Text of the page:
The courtroom saga between City College of San Francisco and its accreditors reached a new milestone yesterday, as Superior Court Judge Curtis Karnow rejected the accreditors' motion to dimiss the City Attorney's Office's case against the decision to close the college, yet again.
Like Charlie Brown's decades-long effort to kick the football from Lucy's hands, the accreditors keep trying to get the case dismissed and they keep failing.Read more »
That's the message local and federal officials have drilled into City College's accreditors in recent weeks. Representatives Nancy Pelosi and Jackie Speier; Assemblymembers Tom Ammiano and Phil Ting; and the state's community college government have all publicly pressured the Accrediting Commission for Community and Junior Colleges to give City College an extension to prove its worth.
Finally bowing to pressure, the ACCJC may soon chang their own rules to save City College.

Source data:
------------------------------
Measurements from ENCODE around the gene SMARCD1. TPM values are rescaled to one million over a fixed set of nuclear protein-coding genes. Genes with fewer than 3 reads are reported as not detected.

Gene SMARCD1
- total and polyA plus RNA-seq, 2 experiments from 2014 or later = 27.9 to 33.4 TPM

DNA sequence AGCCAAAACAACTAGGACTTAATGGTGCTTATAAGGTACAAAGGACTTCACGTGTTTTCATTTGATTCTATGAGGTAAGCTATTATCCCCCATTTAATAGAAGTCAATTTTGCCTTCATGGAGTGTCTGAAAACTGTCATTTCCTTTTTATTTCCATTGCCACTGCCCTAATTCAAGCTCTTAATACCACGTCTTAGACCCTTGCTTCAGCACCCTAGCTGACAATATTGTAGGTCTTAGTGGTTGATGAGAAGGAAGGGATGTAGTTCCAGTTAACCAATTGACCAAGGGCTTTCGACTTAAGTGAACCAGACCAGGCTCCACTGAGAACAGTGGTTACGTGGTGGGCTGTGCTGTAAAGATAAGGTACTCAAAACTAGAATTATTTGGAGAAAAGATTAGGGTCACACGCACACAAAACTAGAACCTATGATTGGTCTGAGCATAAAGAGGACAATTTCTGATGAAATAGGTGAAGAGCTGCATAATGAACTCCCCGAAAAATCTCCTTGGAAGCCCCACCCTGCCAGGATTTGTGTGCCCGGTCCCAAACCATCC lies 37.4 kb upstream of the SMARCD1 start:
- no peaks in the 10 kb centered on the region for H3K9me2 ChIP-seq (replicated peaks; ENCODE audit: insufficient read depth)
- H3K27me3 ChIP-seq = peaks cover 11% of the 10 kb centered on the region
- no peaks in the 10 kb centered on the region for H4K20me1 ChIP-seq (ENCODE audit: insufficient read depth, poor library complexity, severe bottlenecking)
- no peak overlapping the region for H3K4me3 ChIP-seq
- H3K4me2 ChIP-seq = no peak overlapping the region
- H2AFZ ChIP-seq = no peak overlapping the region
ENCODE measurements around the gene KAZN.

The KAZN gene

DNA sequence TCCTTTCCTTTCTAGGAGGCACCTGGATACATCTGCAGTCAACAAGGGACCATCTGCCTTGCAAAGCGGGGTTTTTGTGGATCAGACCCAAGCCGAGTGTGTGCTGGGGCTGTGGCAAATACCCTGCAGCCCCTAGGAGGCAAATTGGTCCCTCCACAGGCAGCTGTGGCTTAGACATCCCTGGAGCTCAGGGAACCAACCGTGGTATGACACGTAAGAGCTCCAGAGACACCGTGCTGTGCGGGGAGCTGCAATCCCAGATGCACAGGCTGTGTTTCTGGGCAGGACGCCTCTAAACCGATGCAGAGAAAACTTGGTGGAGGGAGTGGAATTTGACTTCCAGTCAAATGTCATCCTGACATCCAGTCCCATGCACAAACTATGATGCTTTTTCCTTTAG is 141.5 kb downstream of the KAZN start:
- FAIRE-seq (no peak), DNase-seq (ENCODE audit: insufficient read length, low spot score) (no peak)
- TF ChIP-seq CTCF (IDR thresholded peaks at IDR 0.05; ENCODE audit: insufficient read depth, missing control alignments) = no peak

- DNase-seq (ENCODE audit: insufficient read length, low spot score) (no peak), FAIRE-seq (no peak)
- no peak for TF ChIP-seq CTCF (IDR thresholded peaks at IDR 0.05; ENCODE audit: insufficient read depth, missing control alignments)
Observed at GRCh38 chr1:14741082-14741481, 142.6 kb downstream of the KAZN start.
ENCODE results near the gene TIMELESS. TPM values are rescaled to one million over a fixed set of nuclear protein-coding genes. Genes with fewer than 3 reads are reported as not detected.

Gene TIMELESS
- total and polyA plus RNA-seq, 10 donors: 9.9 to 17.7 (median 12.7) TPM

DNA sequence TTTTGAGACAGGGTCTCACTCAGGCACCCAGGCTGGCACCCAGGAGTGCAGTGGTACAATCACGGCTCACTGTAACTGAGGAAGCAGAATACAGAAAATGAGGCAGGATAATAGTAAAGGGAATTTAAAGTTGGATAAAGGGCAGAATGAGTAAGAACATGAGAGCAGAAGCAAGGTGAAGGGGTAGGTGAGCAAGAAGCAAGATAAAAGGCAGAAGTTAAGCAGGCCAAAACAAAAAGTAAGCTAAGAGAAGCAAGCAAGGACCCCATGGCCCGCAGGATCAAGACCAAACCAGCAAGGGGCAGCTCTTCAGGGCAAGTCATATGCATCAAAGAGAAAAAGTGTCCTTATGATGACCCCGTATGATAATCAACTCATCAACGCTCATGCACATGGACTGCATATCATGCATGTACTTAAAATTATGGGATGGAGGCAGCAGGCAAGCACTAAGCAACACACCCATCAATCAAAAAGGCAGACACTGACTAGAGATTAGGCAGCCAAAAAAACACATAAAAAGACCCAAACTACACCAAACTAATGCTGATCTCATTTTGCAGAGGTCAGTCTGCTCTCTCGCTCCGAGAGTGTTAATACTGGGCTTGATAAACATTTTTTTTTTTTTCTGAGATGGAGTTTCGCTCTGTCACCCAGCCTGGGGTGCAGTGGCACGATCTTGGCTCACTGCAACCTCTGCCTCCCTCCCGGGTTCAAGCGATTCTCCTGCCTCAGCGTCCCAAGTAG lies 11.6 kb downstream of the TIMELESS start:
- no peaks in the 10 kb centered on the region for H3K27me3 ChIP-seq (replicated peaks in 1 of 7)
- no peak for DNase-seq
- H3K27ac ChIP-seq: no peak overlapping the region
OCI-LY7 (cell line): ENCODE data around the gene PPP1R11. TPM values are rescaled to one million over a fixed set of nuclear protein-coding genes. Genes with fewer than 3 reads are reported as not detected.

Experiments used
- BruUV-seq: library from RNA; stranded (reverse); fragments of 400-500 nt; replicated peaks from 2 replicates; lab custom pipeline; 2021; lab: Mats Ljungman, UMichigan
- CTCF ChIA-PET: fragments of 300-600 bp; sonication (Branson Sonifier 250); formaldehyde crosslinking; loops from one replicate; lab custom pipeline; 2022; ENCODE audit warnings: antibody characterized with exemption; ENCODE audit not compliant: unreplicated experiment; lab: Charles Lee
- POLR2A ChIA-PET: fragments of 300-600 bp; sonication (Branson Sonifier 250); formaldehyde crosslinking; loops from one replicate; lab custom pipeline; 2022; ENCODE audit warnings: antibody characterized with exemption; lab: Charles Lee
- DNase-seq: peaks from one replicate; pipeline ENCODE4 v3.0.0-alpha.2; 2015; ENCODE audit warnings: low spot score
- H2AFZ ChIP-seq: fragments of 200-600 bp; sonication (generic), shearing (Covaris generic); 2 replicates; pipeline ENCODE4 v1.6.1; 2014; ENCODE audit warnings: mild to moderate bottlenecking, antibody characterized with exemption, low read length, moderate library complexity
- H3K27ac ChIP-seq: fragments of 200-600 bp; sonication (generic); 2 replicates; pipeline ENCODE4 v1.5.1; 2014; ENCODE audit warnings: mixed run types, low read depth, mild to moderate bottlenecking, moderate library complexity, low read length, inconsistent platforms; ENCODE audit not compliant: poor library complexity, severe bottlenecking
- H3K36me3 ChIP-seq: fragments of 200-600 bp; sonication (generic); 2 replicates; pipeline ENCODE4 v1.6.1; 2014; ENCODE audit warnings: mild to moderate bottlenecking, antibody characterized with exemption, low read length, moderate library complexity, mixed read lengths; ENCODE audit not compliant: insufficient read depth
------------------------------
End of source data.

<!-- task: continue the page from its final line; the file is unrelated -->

At a Dec. 26 hearing in San Francisco Superior Court, the City Attorney’s office argued that City College of San Francisco should not be shuttered, as long as San Francisco’s lawsuit against a regional accrediting commission remains in court.
The two-year community college, which serves roughly 85,000 students, was notified earlier this year that the regional Accrediting Commission for Community and Junior Colleges would terminate its accreditation in July 2014, rendering the school's degrees worthless.
The fight against closure of City College reached a new milestone yesterday when a federal judge struck down a motion that might have placed a lawsuit challenging the closure on shaky legal ground. Read more »
The oversight board that's demanding big, often unpopular changes at City College carries the name of the Accrediting Commission for Community and Junior Colleges of the Western Association of Schools and Colleges, and it's approval is essential for any school that wants to get taken seriously. Without accreditation, there's no state funding, students can't get loans, diplomas don't count for much -- in other words, losing the ACCJA seal of approval is a death sentence.Read more »